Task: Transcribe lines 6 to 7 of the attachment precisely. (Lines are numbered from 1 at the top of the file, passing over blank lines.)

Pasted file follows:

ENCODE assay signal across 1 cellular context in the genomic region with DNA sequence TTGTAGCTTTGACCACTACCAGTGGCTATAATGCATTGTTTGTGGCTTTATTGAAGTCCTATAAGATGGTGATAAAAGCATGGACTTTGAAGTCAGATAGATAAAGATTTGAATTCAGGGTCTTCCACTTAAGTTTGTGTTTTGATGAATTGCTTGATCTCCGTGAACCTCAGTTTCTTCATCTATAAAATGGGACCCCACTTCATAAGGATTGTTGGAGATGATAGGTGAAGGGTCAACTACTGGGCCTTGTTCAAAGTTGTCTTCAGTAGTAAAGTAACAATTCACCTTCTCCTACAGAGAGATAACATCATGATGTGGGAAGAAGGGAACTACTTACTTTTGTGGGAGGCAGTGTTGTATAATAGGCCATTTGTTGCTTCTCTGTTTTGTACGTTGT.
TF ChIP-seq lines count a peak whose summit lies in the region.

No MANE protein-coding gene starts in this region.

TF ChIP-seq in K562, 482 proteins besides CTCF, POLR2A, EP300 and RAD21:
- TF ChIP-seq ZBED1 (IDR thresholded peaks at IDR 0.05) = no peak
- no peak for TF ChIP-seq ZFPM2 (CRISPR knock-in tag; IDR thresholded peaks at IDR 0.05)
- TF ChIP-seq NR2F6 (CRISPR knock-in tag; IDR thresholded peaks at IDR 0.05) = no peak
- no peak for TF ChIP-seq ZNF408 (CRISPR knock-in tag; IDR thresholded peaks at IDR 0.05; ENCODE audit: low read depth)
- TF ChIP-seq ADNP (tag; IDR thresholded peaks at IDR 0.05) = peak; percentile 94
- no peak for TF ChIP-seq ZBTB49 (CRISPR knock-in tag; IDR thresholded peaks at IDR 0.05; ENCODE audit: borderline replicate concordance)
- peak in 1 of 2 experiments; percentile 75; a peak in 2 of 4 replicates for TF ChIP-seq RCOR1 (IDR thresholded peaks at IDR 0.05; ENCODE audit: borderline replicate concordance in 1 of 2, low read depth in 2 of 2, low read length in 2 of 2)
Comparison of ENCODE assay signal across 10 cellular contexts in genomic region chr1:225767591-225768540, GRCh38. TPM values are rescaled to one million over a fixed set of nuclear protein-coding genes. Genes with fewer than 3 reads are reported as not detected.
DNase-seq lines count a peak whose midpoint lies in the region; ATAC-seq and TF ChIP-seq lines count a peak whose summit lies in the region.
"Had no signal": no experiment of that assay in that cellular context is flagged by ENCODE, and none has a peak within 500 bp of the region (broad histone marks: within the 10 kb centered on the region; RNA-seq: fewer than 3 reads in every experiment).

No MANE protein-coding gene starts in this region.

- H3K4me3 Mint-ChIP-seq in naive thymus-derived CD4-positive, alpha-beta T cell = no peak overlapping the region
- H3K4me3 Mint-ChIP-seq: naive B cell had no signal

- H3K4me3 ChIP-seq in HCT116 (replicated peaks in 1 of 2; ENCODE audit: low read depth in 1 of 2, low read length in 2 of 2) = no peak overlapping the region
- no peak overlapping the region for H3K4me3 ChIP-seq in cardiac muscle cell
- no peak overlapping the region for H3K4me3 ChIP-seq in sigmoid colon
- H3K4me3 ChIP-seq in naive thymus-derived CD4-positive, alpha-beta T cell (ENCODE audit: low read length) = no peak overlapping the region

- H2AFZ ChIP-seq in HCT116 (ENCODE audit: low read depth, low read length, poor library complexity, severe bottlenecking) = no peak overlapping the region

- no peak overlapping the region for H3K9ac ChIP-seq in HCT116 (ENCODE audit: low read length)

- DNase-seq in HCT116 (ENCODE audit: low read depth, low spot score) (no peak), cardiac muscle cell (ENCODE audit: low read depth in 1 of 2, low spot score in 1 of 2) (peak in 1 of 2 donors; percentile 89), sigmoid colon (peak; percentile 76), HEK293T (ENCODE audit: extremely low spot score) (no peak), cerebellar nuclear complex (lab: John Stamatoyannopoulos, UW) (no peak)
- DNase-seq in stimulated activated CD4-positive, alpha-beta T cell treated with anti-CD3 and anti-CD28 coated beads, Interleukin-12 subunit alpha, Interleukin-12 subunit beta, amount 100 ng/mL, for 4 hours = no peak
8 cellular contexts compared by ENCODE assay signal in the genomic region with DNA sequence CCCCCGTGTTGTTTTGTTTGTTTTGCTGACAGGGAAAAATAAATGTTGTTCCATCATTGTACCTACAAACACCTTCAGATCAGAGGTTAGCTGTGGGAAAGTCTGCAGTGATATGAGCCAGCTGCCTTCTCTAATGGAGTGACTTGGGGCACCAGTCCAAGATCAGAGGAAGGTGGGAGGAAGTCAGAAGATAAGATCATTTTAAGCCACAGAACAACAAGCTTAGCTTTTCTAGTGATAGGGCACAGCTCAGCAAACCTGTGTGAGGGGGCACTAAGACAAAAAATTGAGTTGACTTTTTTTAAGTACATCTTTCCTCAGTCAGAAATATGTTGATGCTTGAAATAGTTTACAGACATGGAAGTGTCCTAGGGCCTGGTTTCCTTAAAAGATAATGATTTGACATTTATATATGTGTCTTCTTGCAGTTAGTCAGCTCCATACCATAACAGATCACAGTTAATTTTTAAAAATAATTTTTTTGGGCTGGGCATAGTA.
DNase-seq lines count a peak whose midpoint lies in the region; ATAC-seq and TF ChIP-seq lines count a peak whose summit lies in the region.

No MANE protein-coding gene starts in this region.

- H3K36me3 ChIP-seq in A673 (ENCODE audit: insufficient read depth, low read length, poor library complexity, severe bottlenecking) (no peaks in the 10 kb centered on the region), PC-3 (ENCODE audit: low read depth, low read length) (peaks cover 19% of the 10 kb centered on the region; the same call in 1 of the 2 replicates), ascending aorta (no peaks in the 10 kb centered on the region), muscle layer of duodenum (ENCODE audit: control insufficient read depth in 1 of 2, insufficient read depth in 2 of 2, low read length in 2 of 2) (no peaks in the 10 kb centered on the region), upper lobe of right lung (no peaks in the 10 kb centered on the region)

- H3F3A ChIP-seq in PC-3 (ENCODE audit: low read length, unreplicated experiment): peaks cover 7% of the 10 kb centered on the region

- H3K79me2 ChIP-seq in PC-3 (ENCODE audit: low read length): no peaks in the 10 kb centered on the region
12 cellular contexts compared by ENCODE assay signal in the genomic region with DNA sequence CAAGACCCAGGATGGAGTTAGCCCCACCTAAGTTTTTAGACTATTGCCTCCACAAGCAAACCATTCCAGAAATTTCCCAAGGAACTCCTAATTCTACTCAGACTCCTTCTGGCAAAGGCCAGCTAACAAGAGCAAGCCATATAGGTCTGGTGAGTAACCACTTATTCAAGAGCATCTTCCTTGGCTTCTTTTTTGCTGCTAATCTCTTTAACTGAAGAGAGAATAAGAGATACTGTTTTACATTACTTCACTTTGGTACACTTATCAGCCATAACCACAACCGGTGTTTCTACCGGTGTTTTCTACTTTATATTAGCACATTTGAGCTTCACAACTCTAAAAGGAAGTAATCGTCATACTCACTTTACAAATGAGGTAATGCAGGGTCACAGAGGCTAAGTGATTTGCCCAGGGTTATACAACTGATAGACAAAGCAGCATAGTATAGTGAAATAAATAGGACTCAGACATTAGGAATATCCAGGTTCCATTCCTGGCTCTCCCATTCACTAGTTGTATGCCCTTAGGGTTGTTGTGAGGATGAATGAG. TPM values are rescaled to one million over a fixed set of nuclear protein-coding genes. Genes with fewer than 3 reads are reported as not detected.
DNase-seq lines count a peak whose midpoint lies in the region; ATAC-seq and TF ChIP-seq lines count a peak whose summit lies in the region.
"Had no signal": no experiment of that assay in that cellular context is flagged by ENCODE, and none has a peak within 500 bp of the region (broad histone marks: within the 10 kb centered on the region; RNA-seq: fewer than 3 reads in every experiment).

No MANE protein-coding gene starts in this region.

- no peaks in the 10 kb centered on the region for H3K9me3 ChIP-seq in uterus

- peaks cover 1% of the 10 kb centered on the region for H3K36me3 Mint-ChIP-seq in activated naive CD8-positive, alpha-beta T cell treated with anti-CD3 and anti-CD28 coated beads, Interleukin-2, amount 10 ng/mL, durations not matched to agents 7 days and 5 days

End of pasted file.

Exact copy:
- no peak for TF ChIP-seq ZFPM2 (CRISPR knock-in tag; IDR thresholded peaks at IDR 0.05)
- TF ChIP-seq NR2F6 (CRISPR knock-in tag; IDR thresholded peaks at IDR 0.05) = no peak